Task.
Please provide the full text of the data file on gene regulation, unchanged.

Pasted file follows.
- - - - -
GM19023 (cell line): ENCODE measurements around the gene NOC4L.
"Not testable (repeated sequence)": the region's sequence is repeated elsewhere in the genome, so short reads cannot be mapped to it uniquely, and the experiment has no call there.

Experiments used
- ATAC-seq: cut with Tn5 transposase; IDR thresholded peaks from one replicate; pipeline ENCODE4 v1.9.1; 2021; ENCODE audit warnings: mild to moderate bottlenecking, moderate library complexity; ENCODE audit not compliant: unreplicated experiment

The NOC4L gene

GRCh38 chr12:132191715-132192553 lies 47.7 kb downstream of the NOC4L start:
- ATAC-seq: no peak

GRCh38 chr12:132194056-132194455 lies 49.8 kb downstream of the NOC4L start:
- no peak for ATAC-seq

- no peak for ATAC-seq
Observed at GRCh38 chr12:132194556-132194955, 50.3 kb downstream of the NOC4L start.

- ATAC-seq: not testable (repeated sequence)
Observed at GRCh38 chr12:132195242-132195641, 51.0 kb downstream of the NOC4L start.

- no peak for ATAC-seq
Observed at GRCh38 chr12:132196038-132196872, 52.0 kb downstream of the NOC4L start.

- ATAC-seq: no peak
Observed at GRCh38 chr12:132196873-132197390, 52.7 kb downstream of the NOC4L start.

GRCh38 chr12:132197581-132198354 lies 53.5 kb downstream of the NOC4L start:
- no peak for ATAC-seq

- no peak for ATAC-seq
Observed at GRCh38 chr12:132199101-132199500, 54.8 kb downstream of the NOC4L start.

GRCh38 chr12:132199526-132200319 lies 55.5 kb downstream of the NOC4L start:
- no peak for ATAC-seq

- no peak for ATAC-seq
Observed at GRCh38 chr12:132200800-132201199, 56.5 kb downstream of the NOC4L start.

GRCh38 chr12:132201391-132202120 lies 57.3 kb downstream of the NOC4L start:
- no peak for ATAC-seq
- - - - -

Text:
GM19023 (cell line): ENCODE measurements around the gene NOC4L.
"Not testable (repeated sequence)": the region's sequence is repeated elsewhere in the genome, so short reads cannot be mapped to it uniquely, and the experiment has no call there.

Experiments used
- ATAC-seq: cut with Tn5 transposase; IDR thresholded peaks from one replicate; pipeline ENCODE4 v1.9.1; 2021; ENCODE audit warnings: mild to moderate bottlenecking, moderate library complexity; ENCODE audit not compliant: unreplicated experiment

The NOC4L gene

GRCh38 chr12:132191715-132192553 lies 47.7 kb downstream of the NOC4L start:
- ATAC-seq: no peak

GRCh38 chr12:132194056-132194455 lies 49.8 kb downstream of the NOC4L start:
- no peak for ATAC-seq

- no peak for ATAC-seq
Observed at GRCh38 chr12:132194556-132194955, 50.3 kb downstream of the NOC4L start.

- ATAC-seq: not testable (repeated sequence)
Observed at GRCh38 chr12:132195242-132195641, 51.0 kb downstream of the NOC4L start.

- no peak for ATAC-seq
Observed at GRCh38 chr12:132196038-132196872, 52.0 kb downstream of the NOC4L start.

- ATAC-seq: no peak
Observed at GRCh38 chr12:132196873-132197390, 52.7 kb downstream of the NOC4L start.

GRCh38 chr12:132197581-132198354 lies 53.5 kb downstream of the NOC4L start:
- no peak for ATAC-seq

- no peak for ATAC-seq
Observed at GRCh38 chr12:132199101-132199500, 54.8 kb downstream of the NOC4L start.

GRCh38 chr12:132199526-132200319 lies 55.5 kb downstream of the NOC4L start:
- no peak for ATAC-seq

- no peak for ATAC-seq
Observed at GRCh38 chr12:132200800-132201199, 56.5 kb downstream of the NOC4L start.

GRCh38 chr12:132201391-132202120 lies 57.3 kb downstream of the NOC4L start:
- no peak for ATAC-seq